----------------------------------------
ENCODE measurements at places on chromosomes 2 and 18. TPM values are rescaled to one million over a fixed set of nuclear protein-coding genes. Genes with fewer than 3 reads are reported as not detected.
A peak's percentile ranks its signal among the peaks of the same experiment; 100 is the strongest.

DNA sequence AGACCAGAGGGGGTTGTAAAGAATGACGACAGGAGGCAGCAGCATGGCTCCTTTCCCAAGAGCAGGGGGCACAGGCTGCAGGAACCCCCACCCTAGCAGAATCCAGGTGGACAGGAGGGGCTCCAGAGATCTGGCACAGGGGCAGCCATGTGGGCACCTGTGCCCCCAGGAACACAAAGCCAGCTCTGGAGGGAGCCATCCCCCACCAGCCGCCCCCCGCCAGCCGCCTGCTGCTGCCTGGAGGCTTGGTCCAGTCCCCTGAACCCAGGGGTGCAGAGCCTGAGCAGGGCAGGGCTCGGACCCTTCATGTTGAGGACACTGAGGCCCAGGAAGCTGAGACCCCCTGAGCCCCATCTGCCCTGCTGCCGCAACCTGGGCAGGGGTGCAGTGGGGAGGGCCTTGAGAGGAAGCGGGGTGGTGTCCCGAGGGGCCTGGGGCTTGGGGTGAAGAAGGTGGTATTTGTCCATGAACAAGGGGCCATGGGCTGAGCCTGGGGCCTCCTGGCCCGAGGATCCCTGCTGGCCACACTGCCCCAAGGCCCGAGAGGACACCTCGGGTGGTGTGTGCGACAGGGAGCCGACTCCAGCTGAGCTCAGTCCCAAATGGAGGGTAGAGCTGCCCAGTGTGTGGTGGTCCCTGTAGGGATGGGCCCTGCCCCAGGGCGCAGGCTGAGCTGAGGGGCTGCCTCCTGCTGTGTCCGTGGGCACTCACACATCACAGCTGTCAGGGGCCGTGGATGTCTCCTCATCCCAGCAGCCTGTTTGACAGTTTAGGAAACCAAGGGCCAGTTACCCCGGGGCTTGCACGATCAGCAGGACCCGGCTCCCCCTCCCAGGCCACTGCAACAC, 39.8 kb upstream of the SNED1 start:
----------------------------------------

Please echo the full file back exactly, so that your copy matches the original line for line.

ENCODE measurements at places on chromosomes 2 and 18. TPM values are rescaled to one million over a fixed set of nuclear protein-coding genes. Genes with fewer than 3 reads are reported as not detected.
A peak's percentile ranks its signal among the peaks of the same experiment; 100 is the strongest.

DNA sequence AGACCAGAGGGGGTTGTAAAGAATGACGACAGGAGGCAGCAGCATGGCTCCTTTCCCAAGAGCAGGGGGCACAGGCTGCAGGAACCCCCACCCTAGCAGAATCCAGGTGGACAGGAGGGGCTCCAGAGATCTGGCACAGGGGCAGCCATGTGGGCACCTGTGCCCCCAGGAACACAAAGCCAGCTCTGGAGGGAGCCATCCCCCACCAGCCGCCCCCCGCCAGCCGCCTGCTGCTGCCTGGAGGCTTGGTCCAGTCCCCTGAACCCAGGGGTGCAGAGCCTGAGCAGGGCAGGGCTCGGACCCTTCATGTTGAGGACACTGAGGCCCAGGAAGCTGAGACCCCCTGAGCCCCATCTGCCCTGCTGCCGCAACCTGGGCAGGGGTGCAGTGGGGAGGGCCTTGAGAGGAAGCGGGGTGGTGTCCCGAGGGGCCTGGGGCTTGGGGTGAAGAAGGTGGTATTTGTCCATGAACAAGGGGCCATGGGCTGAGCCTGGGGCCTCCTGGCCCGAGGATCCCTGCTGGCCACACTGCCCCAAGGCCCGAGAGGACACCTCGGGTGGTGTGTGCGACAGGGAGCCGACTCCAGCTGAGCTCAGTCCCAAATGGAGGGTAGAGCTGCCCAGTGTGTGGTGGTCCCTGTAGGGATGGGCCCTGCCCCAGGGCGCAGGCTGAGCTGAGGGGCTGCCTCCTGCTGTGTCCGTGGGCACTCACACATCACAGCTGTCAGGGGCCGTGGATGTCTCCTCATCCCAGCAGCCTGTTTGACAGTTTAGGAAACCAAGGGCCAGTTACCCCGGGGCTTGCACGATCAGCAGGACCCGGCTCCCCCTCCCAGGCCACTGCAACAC, 39.8 kb upstream of the SNED1 start: